Graverobbers, Resurrectionists and “Sack ’em Ups”
May 6, 2016

2By the end of the 18th century, the study of medicine was becoming increasingly popular in Ireland. The demand for corpses came from the highest echelons of society, that of the medical profession. New medical halls as well as the college of surgeons needed a regular supply of cadavers for its doctors and students to dissect. The only corpses legally available to surgeons were those of executed criminals.

The law stated that only convicted murderers who were condemned to hang and have their bodies dissected were to be used by anatomists. There were between twenty and thirty executions per year and this number did not come near what was required by the surgeons. Body snatching was the only way to meet the demand created by the anatomists and with this many people saw that there was money to be made from the dead. By the early nineteenth century, science had come a long way and doctors had a good knowledge of how the human body functioned.

Body snatchers, also known ironically as resurrectionists, dug up corpses to sell them on to surgeons and anatomists. The resurrectionists were dealing bodies to anatomists who were dissecting them in medical theatres. Members of the public and medical students would pay to watch a leading surgeon perform. These performances were to prove very lucrative for the medical profession.

A doctor would buy a body for twelve guineas. Each student was charged three guineas to watch it being dissected. With an audience of one hundred and sixty students the anatomists could take in four hundred and eighty guineas a session. In today’s money that would be between thirty to forty thousand euro.

While there were many opportunist grave-robbers, others planned raids on Bully’s Acre, Dublin’s oldest cemetery, in advance. The grave-robbers often watched the graveyard in order to detect where the most recent bodies had been interred. Women were used to follow funerals and mix with the mourners in order to discover the sex and age of the deceased. That night the grave-robbers would return to the graveyard, many carrying specialist tools such as a wooden shovel, a length of rope and a sack all hidden in a handcart.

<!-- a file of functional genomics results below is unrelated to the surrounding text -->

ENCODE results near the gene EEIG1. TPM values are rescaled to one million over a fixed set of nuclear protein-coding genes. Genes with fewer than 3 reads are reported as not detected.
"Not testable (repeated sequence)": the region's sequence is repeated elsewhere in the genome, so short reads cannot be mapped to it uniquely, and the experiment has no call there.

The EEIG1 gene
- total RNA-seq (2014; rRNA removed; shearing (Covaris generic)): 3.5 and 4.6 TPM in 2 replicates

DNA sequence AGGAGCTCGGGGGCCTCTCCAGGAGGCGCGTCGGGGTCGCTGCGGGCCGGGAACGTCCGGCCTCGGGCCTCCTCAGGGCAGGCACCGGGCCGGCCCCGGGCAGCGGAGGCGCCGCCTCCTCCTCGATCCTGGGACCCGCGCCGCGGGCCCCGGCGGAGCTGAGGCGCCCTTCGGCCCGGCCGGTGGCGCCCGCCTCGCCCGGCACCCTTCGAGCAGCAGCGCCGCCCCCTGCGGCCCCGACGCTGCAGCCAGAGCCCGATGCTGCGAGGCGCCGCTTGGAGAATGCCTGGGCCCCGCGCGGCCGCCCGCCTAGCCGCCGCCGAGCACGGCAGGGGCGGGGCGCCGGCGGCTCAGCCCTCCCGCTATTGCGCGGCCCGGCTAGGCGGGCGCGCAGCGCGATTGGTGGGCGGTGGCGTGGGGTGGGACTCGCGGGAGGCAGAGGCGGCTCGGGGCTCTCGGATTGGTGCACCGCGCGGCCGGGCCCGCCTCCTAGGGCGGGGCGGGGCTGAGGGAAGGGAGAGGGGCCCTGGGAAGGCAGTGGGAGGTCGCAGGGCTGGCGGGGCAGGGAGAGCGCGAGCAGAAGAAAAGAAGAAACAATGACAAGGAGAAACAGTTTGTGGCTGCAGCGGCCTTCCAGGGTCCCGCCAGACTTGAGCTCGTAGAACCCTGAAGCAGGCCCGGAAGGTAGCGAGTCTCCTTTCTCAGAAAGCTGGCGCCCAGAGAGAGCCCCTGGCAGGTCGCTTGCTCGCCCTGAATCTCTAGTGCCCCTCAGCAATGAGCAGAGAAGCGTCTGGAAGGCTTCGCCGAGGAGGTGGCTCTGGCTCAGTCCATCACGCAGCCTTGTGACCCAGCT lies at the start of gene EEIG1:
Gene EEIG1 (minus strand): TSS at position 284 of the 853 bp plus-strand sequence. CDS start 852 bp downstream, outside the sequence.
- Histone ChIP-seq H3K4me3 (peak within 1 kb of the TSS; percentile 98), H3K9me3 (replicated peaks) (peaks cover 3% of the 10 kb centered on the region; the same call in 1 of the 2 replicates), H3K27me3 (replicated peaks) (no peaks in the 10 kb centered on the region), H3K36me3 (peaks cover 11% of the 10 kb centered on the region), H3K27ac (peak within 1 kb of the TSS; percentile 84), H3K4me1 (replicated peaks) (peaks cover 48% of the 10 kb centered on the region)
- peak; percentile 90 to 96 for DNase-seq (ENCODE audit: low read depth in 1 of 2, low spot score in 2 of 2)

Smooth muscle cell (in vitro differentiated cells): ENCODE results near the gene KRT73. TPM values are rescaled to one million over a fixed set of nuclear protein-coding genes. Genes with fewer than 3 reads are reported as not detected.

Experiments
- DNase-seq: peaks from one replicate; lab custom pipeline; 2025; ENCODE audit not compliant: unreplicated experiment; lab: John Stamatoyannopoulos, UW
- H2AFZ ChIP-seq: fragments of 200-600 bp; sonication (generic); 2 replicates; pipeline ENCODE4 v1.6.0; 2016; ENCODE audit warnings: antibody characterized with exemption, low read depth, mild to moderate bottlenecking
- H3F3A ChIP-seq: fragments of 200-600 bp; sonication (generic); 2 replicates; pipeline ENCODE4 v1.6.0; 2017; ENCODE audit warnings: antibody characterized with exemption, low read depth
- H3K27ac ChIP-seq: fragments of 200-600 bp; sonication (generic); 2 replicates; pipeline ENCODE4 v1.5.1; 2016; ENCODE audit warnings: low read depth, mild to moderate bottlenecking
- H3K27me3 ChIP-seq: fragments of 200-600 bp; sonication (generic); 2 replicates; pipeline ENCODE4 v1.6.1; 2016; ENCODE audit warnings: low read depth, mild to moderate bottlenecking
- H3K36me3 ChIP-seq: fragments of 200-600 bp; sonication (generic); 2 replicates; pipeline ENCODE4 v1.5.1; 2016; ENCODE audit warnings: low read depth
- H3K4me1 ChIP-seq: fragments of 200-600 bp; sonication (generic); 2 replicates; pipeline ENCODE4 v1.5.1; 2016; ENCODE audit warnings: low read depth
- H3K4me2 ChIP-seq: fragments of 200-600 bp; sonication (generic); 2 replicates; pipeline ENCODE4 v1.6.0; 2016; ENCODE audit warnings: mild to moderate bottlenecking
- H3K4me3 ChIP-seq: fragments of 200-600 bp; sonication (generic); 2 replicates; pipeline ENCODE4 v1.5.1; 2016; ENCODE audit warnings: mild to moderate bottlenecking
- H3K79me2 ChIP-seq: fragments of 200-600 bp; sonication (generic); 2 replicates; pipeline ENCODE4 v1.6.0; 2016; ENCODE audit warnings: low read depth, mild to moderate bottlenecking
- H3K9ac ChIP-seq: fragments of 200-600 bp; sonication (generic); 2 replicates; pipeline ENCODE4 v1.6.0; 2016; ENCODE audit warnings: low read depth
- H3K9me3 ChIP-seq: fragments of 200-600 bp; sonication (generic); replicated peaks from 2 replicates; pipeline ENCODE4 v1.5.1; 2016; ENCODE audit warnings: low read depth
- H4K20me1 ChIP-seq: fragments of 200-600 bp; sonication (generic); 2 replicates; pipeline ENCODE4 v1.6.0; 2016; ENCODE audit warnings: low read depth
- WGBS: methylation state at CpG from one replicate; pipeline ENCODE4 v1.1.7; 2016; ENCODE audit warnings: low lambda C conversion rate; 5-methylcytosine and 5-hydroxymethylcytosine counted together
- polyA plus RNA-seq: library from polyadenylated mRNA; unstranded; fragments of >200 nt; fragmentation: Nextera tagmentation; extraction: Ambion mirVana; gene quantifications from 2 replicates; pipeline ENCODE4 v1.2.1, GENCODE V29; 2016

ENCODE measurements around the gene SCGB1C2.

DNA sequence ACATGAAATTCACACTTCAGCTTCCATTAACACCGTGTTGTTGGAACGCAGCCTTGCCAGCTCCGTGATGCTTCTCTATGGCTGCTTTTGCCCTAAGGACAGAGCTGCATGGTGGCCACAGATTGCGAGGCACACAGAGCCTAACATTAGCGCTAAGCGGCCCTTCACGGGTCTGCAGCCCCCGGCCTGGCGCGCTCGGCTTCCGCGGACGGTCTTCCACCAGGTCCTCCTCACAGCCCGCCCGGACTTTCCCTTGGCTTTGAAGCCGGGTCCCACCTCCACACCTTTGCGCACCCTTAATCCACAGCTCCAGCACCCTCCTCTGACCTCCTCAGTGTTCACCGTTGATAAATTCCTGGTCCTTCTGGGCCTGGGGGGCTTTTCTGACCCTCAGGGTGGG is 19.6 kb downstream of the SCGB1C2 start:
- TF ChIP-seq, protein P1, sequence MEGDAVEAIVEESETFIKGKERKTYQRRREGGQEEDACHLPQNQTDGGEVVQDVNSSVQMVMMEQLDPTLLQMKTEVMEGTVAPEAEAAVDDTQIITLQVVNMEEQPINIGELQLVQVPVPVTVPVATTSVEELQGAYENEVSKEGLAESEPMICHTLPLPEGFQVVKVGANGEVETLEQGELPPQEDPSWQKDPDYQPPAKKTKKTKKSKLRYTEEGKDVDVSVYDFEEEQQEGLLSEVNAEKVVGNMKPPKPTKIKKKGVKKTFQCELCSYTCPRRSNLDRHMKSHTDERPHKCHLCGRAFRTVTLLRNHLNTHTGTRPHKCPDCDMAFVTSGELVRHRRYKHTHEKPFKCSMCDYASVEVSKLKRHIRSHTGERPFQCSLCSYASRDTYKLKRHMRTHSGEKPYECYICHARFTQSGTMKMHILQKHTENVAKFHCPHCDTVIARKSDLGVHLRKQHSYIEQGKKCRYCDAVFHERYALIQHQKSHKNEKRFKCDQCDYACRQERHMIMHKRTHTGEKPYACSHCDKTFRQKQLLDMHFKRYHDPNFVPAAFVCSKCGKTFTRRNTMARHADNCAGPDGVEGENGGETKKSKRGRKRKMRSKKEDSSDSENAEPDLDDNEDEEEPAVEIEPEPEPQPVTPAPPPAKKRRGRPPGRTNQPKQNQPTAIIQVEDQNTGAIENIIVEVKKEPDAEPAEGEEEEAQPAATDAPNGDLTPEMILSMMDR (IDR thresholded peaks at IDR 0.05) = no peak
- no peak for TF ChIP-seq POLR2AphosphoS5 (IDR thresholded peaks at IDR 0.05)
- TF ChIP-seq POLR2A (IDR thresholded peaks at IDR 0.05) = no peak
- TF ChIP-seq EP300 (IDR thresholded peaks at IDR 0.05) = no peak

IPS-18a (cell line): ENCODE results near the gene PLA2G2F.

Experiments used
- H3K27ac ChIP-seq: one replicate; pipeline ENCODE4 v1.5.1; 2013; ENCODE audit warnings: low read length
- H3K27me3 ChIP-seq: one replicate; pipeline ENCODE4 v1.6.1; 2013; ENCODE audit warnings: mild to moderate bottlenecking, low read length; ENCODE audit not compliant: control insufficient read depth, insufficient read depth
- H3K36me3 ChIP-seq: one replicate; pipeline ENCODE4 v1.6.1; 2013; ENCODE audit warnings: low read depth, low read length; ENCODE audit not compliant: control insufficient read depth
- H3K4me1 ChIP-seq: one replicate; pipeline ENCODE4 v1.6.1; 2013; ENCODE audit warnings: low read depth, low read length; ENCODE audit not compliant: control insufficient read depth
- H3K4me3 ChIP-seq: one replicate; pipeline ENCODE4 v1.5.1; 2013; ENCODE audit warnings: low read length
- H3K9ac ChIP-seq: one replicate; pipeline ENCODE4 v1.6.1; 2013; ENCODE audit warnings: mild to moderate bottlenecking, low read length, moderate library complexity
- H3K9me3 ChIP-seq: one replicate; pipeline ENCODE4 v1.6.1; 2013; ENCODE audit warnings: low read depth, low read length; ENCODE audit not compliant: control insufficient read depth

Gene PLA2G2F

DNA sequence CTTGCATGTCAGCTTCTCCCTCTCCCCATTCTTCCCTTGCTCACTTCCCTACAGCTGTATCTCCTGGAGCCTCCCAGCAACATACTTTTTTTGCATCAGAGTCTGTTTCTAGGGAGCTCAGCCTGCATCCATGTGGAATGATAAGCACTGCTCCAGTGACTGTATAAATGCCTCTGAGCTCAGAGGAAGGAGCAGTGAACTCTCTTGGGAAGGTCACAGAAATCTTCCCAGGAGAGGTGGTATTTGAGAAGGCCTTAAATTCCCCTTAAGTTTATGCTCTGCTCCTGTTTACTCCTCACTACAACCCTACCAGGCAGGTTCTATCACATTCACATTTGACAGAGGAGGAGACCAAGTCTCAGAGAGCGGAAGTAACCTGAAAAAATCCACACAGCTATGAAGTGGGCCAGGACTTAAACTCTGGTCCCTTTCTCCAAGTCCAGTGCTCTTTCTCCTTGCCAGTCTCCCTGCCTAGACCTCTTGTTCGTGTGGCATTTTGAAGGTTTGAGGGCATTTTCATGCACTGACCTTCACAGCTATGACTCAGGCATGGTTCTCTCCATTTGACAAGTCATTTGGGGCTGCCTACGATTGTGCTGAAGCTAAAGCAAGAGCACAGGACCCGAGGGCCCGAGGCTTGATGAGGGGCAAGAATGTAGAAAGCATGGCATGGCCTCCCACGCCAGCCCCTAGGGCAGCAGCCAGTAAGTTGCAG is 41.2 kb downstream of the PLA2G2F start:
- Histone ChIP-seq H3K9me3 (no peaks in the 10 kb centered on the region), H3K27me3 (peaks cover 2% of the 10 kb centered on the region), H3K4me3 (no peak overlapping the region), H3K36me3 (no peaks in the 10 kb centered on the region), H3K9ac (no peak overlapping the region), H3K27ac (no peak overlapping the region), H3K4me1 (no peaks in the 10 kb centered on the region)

Bodies were not buried six foot deep as they are today and in most cases they were only buried six inches beneath the surface. The bodies generally lay east to west. The wooden shovels were used in order not to cause noise when digging. The earth was tipped on to the sacking so that it could be placed back on the grave after the body had been disinterred. The grave was only exposed at the top end. About a third of the coffin was exposed, to the widest or shoulder section of the coffin. The shovels were used to break open the coffin and the body was pulled out. The shroud was discarded.

3If the coffin had been buried deep, a large hook was inserted in to the body and it was dragged from the coffin. The body was then trussed up with the rope –neck to heel and placed in the sack. The sack was lifted over the boundary wall and placed in the handcart and brought to its final destination, a medical hall.

The grave-robbers faced many hazards in their work; bodies infected with disease, watchmen with dogs, graves booby-trapped with pistols, angry relatives and the law. However, many thought the risk was worth it. A full size corpse in good condition could fetch six times the average wage. Human teeth were also a valuable commodity. False dentures were made from teeth that had been extracted from corpses and screwed on to whalebone plates by dentists. In many cases teeth were used as currency and exchanged in the backrooms of public houses.

One could be arrested for theft if found in the possession of a shroud. Shrouds were discarded as it was considered property and the body was not. Ashes to ashes and dust to dust, it was considered that the body belonged to the earth.

As a child, Walter Thomas Meyler recalled being taken to Bully’s Acre to see Brian Boru’s supposed last resting place in the early nineteenth century. A horrific sight greeted Meyler. Many of the graves had been desecrated by the sack-em-ups and the graveyard was littered with discarded shrouds, blowing in the wind.